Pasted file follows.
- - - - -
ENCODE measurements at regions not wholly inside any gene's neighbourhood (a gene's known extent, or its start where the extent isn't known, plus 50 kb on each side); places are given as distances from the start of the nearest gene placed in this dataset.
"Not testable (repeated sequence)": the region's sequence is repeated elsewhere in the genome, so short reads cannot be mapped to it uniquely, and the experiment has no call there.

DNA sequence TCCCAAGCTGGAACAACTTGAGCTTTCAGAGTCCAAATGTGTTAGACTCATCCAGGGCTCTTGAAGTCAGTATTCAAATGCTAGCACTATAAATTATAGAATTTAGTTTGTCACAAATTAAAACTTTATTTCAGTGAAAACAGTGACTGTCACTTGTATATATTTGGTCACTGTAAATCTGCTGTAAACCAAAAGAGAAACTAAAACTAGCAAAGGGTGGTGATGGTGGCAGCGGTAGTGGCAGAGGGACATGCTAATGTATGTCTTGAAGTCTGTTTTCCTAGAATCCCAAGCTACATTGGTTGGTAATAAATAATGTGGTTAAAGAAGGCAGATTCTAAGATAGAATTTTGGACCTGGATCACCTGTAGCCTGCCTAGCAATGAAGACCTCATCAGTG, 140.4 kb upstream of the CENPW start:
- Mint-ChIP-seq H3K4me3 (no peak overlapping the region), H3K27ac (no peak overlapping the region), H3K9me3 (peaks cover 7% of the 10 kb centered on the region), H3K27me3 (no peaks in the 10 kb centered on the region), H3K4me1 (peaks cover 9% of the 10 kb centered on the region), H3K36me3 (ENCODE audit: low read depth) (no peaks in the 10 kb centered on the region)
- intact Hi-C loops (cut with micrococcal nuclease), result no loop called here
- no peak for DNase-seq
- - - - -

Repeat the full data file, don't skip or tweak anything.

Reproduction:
ENCODE measurements at regions not wholly inside any gene's neighbourhood (a gene's known extent, or its start where the extent isn't known, plus 50 kb on each side); places are given as distances from the start of the nearest gene placed in this dataset.
"Not testable (repeated sequence)": the region's sequence is repeated elsewhere in the genome, so short reads cannot be mapped to it uniquely, and the experiment has no call there.

DNA sequence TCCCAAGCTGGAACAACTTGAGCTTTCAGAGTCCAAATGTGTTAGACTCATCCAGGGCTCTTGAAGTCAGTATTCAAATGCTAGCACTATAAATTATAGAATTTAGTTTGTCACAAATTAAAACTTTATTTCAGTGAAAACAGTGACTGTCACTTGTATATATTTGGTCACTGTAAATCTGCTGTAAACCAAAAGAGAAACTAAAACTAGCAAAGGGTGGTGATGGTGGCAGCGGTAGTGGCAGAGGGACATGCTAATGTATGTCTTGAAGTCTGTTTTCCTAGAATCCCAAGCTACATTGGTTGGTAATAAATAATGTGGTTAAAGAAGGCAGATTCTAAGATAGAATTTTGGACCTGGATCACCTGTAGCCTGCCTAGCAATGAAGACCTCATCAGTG, 140.4 kb upstream of the CENPW start:
- Mint-ChIP-seq H3K4me3 (no peak overlapping the region), H3K27ac (no peak overlapping the region), H3K9me3 (peaks cover 7% of the 10 kb centered on the region), H3K27me3 (no peaks in the 10 kb centered on the region), H3K4me1 (peaks cover 9% of the 10 kb centered on the region), H3K36me3 (ENCODE audit: low read depth) (no peaks in the 10 kb centered on the region)
- intact Hi-C loops (cut with micrococcal nuclease), result no loop called here
- no peak for DNase-seq